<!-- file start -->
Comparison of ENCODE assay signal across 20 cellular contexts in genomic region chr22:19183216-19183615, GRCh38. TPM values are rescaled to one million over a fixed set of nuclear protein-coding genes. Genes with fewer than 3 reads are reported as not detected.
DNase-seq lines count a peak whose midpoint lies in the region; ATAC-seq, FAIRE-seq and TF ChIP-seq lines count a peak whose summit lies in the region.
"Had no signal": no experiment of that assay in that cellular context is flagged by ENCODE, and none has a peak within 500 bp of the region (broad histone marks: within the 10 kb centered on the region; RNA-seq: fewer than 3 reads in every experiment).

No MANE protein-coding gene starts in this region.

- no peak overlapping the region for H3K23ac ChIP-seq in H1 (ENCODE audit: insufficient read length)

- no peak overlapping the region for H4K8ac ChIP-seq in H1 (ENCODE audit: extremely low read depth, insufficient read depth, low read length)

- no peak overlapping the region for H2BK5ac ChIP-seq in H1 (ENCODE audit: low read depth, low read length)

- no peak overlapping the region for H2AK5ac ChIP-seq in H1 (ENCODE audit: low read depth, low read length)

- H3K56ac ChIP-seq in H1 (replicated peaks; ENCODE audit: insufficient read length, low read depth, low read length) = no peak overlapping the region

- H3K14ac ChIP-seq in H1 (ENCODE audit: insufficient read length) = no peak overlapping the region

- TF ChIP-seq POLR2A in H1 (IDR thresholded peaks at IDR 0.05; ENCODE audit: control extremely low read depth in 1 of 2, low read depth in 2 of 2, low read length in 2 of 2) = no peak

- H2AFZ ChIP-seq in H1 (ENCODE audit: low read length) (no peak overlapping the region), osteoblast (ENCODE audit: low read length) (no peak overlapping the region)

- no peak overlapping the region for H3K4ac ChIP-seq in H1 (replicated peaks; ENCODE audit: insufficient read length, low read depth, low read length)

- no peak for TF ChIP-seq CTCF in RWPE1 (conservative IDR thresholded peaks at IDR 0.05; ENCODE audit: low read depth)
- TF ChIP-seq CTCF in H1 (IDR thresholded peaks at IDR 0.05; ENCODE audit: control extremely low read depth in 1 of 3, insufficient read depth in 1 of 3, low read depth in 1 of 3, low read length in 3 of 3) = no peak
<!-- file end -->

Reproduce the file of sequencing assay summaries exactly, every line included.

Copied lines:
Comparison of ENCODE assay signal across 20 cellular contexts in genomic region chr22:19183216-19183615, GRCh38. TPM values are rescaled to one million over a fixed set of nuclear protein-coding genes. Genes with fewer than 3 reads are reported as not detected.
DNase-seq lines count a peak whose midpoint lies in the region; ATAC-seq, FAIRE-seq and TF ChIP-seq lines count a peak whose summit lies in the region.
"Had no signal": no experiment of that assay in that cellular context is flagged by ENCODE, and none has a peak within 500 bp of the region (broad histone marks: within the 10 kb centered on the region; RNA-seq: fewer than 3 reads in every experiment).

No MANE protein-coding gene starts in this region.

- no peak overlapping the region for H3K23ac ChIP-seq in H1 (ENCODE audit: insufficient read length)

- no peak overlapping the region for H4K8ac ChIP-seq in H1 (ENCODE audit: extremely low read depth, insufficient read depth, low read length)

- no peak overlapping the region for H2BK5ac ChIP-seq in H1 (ENCODE audit: low read depth, low read length)

- no peak overlapping the region for H2AK5ac ChIP-seq in H1 (ENCODE audit: low read depth, low read length)

- H3K56ac ChIP-seq in H1 (replicated peaks; ENCODE audit: insufficient read length, low read depth, low read length) = no peak overlapping the region

- H3K14ac ChIP-seq in H1 (ENCODE audit: insufficient read length) = no peak overlapping the region

- TF ChIP-seq POLR2A in H1 (IDR thresholded peaks at IDR 0.05; ENCODE audit: control extremely low read depth in 1 of 2, low read depth in 2 of 2, low read length in 2 of 2) = no peak

- H2AFZ ChIP-seq in H1 (ENCODE audit: low read length) (no peak overlapping the region), osteoblast (ENCODE audit: low read length) (no peak overlapping the region)

- no peak overlapping the region for H3K4ac ChIP-seq in H1 (replicated peaks; ENCODE audit: insufficient read length, low read depth, low read length)

- no peak for TF ChIP-seq CTCF in RWPE1 (conservative IDR thresholded peaks at IDR 0.05; ENCODE audit: low read depth)
- TF ChIP-seq CTCF in H1 (IDR thresholded peaks at IDR 0.05; ENCODE audit: control extremely low read depth in 1 of 3, insufficient read depth in 1 of 3, low read depth in 1 of 3, low read length in 3 of 3) = no peak